Monitoring VMware ESX System Health and Hardware using Nagios

Running a reliable hosting infrastructure requires you have tools and processes in place to catch hardware problems as soon as they appear. Sometimes it is even possible to catch them before they become a major problem.

This guide will detail how to configure the NRPE client on a VMware ESX host and a custom check script to monitor the raid array health of direct attached storage. It is possible to use this guide to enable additional checks using NRPE on the VMware ESX server.

Installing the Nagios NRPE software

To monitor any system effectively with Nagios you want the NRPE daemon installed on that host.

To install NRPE on the COS (The COS is a custom version of Red Hat Enterprise ES 3) you will need some suitable Nagios RPMs. Once you have sourced the RPMs you will then need to install them on the COS. Installation can be done by logging in via SSH as the root user to the VMware ESX server. This guide shows you how to enable SSH root logins securely on the VMware ESX Server.

  1. Download the latest nagios-nrpe & nagios-plugins package for Red Hat Enterprise Linux 3 i386 from nagios-nrpe packages & nagios-plugins packages from the DAG RPM Repository.

  2. Upload the packages to your VMware ESX server using SCP.
  3. Install the packages on your VMware ESX server using the RPM command.

    rpm -Uvh package1-name.rpm package2-name.rpm
  4. Enable the NRPE daemon to start after a COS restart.

    chkconfig nrpe on

Configuring a specific hardware check scripts

Now you need to configure the NRPE daemon with the custom check scripts. At Anchor we use LSI Megaraid SAS Controllers and Adaptec SCSI controllers. This guide will detail raid health checks for Adaptec SCSI or SAS controllers.

To check the raid volume health you will need a suitable hardware raid controller check script from the Nagios Exchange or you will have to write your own.

The following example will use Anchor's custom Adaptec raid health check script script that calls the Adaptec utility arcconf. To install this you will need to obtain this software from the Adaptec support website.

  1. Follow the Adaptec controller manual for installing arcconf on the COS. This is provided in the software resource kit that came with the controller or can be downloaded from the specific controller page on the Adaptec support website.

  2. Ensure you can run arcconf from the console on the COS, and interact with the raid controller.

    arcconf GETCONFIG 1

    This will display the current settings on the controller 1.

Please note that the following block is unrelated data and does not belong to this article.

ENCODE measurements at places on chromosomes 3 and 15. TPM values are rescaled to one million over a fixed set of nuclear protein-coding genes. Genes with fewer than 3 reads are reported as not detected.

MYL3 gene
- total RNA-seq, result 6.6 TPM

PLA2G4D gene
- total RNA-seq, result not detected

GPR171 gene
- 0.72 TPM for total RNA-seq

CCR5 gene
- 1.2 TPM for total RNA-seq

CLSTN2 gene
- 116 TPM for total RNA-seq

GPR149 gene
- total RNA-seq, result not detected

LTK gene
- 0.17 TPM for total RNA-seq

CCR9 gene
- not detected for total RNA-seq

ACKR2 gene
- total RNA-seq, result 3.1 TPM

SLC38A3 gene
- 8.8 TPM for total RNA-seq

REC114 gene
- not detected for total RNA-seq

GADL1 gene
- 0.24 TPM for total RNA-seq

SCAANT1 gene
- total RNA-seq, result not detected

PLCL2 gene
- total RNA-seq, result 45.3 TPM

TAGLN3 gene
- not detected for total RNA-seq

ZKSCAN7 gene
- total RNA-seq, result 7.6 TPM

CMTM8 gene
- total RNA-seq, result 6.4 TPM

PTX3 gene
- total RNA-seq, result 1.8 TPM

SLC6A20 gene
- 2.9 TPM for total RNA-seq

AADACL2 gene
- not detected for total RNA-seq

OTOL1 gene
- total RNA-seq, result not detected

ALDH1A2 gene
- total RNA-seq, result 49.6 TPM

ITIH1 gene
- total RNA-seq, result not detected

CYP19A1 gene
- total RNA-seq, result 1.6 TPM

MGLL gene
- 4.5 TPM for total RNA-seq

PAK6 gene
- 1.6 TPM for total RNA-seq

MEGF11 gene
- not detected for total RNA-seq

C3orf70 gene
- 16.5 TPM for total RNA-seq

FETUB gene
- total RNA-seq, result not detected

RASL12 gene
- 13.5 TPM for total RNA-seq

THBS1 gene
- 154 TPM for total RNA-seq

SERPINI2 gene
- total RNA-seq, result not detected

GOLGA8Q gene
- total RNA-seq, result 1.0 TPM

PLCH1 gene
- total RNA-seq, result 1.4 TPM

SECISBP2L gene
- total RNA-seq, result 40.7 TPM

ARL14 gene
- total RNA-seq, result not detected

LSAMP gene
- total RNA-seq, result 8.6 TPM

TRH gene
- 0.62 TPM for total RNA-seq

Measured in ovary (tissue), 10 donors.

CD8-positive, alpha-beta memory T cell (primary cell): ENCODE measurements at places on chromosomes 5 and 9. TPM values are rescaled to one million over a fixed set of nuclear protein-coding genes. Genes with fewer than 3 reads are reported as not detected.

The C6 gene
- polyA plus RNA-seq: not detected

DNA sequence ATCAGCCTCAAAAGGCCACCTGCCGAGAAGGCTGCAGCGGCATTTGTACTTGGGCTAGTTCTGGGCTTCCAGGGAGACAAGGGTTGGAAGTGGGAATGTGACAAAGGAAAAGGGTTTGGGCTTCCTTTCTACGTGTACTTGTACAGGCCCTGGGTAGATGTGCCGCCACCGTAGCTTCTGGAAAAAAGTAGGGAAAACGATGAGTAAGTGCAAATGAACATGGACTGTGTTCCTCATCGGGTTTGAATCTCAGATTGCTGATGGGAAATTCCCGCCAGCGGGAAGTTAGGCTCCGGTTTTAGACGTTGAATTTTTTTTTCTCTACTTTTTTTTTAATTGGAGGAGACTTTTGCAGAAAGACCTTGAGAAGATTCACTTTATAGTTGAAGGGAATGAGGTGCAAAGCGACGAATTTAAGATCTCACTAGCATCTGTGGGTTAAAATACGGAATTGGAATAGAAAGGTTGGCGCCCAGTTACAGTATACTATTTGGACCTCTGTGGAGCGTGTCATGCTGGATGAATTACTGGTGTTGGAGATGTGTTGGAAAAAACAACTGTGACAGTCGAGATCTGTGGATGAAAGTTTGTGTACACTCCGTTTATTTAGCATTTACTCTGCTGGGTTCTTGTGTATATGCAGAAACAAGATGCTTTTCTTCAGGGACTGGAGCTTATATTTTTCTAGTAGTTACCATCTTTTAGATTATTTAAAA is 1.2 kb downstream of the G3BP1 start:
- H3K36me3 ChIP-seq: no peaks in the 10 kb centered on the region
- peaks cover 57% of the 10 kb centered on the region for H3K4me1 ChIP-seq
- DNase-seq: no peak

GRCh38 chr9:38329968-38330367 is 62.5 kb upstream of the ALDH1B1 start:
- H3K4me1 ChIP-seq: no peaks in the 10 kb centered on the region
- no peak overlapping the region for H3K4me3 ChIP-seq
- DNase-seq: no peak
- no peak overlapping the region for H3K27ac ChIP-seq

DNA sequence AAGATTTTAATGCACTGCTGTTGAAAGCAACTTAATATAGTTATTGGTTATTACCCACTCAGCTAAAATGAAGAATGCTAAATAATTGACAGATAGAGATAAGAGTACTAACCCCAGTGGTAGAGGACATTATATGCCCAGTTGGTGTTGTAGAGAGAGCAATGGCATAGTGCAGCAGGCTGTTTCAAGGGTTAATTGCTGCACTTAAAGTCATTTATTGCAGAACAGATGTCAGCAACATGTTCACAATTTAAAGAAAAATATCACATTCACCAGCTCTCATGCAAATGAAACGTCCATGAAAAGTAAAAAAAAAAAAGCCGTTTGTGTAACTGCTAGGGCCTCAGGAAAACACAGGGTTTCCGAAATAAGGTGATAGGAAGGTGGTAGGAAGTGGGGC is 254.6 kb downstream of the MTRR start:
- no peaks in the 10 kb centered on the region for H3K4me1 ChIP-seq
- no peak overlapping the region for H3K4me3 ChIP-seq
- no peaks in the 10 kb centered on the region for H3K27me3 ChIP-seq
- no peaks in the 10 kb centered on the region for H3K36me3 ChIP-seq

3. Download Anchor's customer Adaptec controller check script. check-aacraid.py and upload it to

    /usr/local/sbin/
    on the VMWare ESX Server COS.
  4. Now check you can run the custom check script.

    /usr/local/sbin/check-aacraid.py

    This should return data similar to below assuming your RAID array is in an optimal state.

    Logical Device 0 Optimal,Controller Optimal,Battery Status Optimal,Battery Capacity 100%,Battery Time 155hours
  5. Now you can configure the NRPE configuration to enable this use of this check script. Edit the configuration file /etc/nagios/nrpe.cfg.

  6. Append this line to the configuration.

    command[check_aacraid]=/usr/local/sbin/check-aacraid.py
  7. Also edit the sudoers configuration to allow the NRPE daemon to run the check script as root without a password. Run

    visudo

    and add this line

    nagios ALL=(root) NOPASSWD: /usr/StorMan/arcconf GETCONFIG 1 *

    save and quit the sudoers file by pressing : and then entering wq and pressing enter.

  8. Now you can start the NRPE daemon.

    service nrpe start

At this point the VMware ESX server has NRPE running and check-accraid script available for use via NRPE. Please refer to the Nagios documentation and Anchor's other public articles in our wiki on Nagios. They cover securing the NRPE daemon in more detail.

Configuring the Nagios Server to use the new check

Now that you have the NRPE client configured you need to enable the check on your Nagios server. This guide will not cover installing or configuring Nagios. That is left as exercise for the reader to follow up on.

Below are specific configuration snippets to make the job of configuring the Nagios server slightly easier.

  1. Create the per-machine service configuration. Your contact_groups and servicegroups will differ, as will the host_name.

    define service {
            use aacraid-service
            host_name YOUR_ESX_HOST
            contact_groups noc_staff
            servicegroups escalate_noc_staff
    }
  2. Now configure the generic template service the per-machine service entires will include. Your entire will likely differ to meet your Nagios configuration requirements.

    define service {
            use low-service-level
            name aacraid-service
            service_description aacraid
            check_command check_aacraid
            register 0
            notification_interval 3600
    }
  3. Configure the check command that is called via NRPE.

    define command {
            command_name check_aacraid
            command_line $USER1$/check_nrpe -H $HOSTADDRESS$ -u -c check_aacraid -t 60
    }
  4. Add your VMware ESX host to Nagios and ensure you can communicate with NRPE to it.
  5. You should now have a working Nagios check to monitor your Adaptec hardware raid direct attached storage volume.

Expanding the above example to monitor other aspects of the system

It is possible to expand upon the above check to monitor many other aspects of your VMware ESX server. You can monitor your VMFS free space, system logs, the host based firewall for changes, logged in users, COS load, along with hardware sensors using lm_sensors.

For system resource usage and trend analysis I recommend using SNMP to pull out data from the VMware ESX server.


See also:

References/External Links